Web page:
Wednesday, April 4, 2007

Home again--and where is home?

Oh, there's much to say, I think--reuniting with an old friend, experimental theater, visiting with in-laws, seders we have known--but it's too late to start on all that now.

Instead I have a question for you all--do you have a favorite city that you don't live in? I ask because I think that in our culture, at least on the East Coast, New York is supposed to fill that role, so much so that people are always moving there from elsewhere, but I think there may be more varied answers than that.

So, if you have such a city, what is it, why do you love it, and why don't you live there?

For me it's DC, the city where I grew up, and I don't live there because my neighborhood is here, in Philly. If I could still live in my woodsy, crunchy, integrated, intensely Jewish, lesbian-friendly, co-op-centered, progressive neighborhood and also live in DC, where much of my family still lives, where the houses are prettier, the gardens abundant, the parks are distributed at regular intervals, where the museums are free (and even the zoo!), where spring comes earlier and I know the street plan like the veins in my body, well, if I could take here and transplant it there (maybe in a corner of Rock Creek Park somewhere around Mount Pleasant), I would move back in a heartbeat, and disenfranchisement be damned.


niobe said...

An interesting question. And thinking about it, I guess my answer is that whatever city I've lived in, at least as long as I lived there, was exactly where I wanted to be.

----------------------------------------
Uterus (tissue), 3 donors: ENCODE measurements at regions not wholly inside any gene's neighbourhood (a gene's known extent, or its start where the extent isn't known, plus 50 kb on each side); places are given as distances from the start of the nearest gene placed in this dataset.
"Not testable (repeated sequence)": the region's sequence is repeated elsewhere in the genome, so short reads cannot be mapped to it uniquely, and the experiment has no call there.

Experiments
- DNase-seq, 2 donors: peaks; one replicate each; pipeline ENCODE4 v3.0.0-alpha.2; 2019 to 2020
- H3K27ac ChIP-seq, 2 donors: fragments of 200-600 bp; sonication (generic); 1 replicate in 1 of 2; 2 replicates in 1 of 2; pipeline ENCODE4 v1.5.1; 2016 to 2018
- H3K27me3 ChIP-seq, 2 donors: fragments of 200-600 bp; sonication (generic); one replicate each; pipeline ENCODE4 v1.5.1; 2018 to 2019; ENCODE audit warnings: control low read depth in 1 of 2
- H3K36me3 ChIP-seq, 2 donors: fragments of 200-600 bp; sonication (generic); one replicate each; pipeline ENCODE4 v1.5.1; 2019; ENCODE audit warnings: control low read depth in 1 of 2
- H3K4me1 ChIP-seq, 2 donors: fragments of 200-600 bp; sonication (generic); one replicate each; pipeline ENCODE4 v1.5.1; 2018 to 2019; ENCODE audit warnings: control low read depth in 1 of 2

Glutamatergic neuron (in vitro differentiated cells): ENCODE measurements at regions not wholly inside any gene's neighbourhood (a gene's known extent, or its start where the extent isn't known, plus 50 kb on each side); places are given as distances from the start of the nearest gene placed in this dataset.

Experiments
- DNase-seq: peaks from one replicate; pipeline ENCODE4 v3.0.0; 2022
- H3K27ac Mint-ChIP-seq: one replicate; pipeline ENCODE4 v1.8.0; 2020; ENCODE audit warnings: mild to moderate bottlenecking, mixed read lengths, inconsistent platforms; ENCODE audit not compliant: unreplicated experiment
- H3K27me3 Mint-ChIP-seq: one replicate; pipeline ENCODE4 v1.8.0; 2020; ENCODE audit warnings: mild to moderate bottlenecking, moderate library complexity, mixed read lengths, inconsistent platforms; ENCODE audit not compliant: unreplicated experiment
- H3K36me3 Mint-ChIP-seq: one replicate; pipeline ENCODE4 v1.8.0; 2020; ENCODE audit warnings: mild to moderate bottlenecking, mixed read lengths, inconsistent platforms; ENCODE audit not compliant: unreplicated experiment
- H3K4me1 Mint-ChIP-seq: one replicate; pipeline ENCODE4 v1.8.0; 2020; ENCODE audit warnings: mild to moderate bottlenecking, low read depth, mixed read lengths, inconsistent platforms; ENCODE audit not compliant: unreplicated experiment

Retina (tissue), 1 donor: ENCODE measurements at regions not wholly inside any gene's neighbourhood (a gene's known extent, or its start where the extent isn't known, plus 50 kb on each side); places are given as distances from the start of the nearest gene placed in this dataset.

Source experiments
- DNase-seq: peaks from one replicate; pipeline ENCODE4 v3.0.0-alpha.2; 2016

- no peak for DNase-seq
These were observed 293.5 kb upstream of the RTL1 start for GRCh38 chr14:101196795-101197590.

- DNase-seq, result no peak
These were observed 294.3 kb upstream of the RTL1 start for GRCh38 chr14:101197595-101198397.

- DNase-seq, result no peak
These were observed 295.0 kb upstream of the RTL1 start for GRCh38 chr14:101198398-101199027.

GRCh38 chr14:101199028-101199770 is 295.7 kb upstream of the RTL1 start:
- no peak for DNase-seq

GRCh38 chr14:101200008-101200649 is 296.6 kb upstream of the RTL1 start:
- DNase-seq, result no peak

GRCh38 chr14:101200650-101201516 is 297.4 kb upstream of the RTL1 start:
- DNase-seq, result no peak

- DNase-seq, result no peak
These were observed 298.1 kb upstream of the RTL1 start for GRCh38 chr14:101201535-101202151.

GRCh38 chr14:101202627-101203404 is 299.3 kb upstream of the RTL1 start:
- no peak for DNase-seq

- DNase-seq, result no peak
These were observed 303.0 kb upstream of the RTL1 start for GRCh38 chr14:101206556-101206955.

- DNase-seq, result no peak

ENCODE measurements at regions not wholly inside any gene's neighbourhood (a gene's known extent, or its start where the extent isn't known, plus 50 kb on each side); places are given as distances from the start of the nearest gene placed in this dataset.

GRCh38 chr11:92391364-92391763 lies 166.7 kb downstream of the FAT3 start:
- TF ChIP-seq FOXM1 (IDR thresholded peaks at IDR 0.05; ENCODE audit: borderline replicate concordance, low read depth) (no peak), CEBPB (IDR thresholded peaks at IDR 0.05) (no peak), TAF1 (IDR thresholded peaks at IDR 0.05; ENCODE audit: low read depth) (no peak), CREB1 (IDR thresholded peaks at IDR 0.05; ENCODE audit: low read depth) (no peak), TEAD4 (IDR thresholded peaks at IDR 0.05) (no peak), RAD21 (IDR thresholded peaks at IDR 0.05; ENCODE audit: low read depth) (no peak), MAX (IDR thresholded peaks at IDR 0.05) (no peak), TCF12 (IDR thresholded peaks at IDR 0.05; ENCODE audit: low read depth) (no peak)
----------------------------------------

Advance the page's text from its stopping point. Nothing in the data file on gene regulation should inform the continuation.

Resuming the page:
Probably I'm just too easy to please.

Phantom Scribbler said...

Not so much of a city person, am I. My ideal home would probably have most of the elements of my current home, but the landscape of where I grew up.

Glad you're back.

Jody said...

I am still instantly oriented and aware of my place in space when I go back home to the place I grew up -- even though I left for college at 18 and never went back for more than a summer again.

A city I love enough to wish it were home? Possibly (POSSIBLY) the East Bay, for a variety of reasons, but the housing is so expensive. Really, I couldn't live so well anywhere else but here were I do live.

S. said...

Niobe, i'd say being easy to please on this one is a kind of gift. I spent two years in the Upper Midwest and felt like a sardonic, fast-talking fish out of water the whole time. I would have been much happier if I'd been able to settle better.

Phantom, glad to be back!

Jody, I didn't know you were reading! Welcome. The Bay Area is on my short list, too, along with Chicago. But DC has the space and climate of home.

Isn't it interesting the pull of the landscape of origin?